As a legal blogger, it’s important to understand the behaviors and patterns of your readers so that you can reach them more effectively. One trend in particular that you should be aware of is the way that people read online. Actually they don’t read — they scan.
In fact, a study from Nielsen Norman Group found that “79 percent of users always scanned any new page they came across; only 16 percent read word-by-word.” This means that less than two out of 10 people will actually read your blog posts in their entirety.
This is why it’s so important to create scannable legal content that’s digestible in little, “snackable” bits. Here’s why.
Reading Online Text is Unpleasant
According to another study from Nielsen Norman Group, “reading from computer screens is about 25 percent slower than reading from paper. Even users who don’t know this human factors research usually say that they feel unpleasant when reading online text.”
You could also chalk up readers’ collective reluctance to read online content in its entirety to our microwave culture where most people crave instant gratification. Seldom do readers want to laboriously read through a post word-for-word. They simply want to scan and focus on the points that interest them the most.
How to Create Scannable Legal Content
Fortunately, writing in a format that’s agreeable to readers isn’t all that difficult. It just requires a different approach than what you may be used to.
And it all starts with writing short paragraphs. Like really short.
You’ll typically want to stick with one to four sentences per paragraph. Nothing more. This makes it much easier on the eyes, and the white space between paragraphs allow readers to digest ideas with less effort.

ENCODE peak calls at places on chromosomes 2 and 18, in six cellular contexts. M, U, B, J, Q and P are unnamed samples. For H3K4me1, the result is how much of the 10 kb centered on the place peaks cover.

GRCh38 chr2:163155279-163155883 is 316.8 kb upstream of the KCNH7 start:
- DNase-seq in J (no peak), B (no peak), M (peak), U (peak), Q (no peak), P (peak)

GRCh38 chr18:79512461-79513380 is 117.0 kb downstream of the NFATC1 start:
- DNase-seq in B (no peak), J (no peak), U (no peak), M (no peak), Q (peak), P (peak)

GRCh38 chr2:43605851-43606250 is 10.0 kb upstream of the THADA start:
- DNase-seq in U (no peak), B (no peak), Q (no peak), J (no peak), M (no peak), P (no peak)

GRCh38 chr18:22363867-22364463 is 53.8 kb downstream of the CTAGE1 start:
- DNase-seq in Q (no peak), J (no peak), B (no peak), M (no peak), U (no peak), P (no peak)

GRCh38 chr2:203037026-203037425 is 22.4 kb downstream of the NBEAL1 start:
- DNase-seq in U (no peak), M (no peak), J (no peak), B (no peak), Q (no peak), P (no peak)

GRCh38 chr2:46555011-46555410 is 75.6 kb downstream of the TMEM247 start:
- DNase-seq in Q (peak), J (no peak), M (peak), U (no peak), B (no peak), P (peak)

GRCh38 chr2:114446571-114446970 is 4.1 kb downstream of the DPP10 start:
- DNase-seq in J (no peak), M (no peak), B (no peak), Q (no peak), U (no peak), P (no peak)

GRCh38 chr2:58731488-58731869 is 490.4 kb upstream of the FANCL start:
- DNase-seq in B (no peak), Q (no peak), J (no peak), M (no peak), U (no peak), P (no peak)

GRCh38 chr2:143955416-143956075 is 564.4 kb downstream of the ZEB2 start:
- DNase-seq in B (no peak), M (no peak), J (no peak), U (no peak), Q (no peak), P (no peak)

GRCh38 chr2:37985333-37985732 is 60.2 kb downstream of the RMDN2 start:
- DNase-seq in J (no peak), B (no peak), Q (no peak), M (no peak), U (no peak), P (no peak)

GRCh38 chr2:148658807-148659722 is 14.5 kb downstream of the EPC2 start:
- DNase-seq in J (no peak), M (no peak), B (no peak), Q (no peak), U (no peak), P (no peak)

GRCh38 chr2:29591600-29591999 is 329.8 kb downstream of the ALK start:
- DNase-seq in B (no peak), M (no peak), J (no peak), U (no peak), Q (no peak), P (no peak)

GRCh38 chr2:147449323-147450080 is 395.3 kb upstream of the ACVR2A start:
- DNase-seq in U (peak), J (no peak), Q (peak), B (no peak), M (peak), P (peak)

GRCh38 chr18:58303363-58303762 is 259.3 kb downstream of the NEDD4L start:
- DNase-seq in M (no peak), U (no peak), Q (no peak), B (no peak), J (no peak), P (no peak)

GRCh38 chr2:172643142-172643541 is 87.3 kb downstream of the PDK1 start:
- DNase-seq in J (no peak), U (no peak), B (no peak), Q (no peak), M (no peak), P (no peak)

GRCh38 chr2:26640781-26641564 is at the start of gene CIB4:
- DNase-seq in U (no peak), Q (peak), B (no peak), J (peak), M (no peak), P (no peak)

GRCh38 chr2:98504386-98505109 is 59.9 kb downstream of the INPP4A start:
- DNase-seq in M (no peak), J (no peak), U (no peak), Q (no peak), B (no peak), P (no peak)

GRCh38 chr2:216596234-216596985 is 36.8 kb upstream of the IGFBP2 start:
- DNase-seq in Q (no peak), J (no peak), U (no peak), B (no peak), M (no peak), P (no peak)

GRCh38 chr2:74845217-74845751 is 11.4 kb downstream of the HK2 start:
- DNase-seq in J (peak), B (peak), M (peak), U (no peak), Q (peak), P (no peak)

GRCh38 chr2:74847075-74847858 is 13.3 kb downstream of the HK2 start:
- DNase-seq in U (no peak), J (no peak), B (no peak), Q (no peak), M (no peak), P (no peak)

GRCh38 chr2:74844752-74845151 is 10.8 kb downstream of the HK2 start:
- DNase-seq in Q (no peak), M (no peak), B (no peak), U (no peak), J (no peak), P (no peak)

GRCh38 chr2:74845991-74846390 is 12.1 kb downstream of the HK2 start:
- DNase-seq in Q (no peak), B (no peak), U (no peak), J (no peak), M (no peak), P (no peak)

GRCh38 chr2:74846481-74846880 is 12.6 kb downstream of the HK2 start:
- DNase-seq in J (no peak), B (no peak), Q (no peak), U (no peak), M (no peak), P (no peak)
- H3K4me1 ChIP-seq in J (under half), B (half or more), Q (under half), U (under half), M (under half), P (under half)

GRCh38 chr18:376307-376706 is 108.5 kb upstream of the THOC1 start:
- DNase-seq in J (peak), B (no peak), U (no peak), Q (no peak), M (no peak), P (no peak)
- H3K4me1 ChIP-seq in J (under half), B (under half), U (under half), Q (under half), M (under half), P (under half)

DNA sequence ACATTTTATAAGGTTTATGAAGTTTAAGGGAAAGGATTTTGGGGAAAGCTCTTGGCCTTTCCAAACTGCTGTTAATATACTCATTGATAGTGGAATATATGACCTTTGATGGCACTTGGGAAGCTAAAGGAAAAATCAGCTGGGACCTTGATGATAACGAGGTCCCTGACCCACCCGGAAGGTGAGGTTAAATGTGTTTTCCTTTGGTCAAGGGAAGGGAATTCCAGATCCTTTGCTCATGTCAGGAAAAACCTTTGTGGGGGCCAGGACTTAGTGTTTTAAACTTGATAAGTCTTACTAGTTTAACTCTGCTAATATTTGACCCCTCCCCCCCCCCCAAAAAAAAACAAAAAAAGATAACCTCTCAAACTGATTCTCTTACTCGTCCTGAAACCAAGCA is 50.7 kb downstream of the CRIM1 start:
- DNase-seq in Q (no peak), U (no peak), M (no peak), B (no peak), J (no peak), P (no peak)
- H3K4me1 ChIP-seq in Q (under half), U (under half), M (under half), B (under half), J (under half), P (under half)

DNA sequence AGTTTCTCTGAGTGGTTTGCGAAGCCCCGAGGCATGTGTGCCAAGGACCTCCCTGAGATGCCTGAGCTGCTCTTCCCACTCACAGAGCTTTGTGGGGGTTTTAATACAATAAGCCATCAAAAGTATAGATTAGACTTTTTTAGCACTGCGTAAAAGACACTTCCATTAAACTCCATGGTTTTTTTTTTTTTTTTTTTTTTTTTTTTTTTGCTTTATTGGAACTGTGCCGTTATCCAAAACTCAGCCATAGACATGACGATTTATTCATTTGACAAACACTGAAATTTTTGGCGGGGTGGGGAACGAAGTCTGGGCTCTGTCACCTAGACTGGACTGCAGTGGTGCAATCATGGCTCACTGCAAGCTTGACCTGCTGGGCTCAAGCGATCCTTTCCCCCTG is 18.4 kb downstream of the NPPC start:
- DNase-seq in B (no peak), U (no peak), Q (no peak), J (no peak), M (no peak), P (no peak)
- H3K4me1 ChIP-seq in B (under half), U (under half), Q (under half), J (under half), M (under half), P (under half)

Sub-Headers and Bullet Points
These two formats are perfect for breaking down content in a way that makes it highly scannable. They’re especially important if you’re writing longform content of 1,000 words or more.
A good rule of thumb for bullet points is to use them when you’re listing four or more points. Breaking information down like this puts it in a logical, easy to follow sequence that your readers will love.
Linking to External Resources
Sometimes you’ll find that you want to make a point and discuss a fairly in depth topic, but you don’t want to deviate from the central theme of your blog post. Rather than launching into a longwinded, off topic discussion on your article, you’re better off simply linking to an external resource.
This works well for two reasons. First, you won’t clog up your blog post with excessive information that doesn’t really add to the topic. Second, the readers who are interested can simply click on the link and learn more. However, you won’t upset your rhythm with the readers who aren’t interested.
Writing for a modern, digital audience demands a specific style and structure. By making the effort to create scannable legal content, this will encourage your audience to engage more with your blog posts, which should ultimately lead to more leads and conversions.
Latest posts by Nick Mann (see all)
- What is Keyword Cannibalism? (And How to Avoid it from Wrecking Your SEO) - February 21, 2018
- 5 Stats That Show the Power of an Explainer Video (And Advice for Creating Your Own) - February 19, 2018
- Are You Writing for Your Readers or Yourself? - February 14, 2018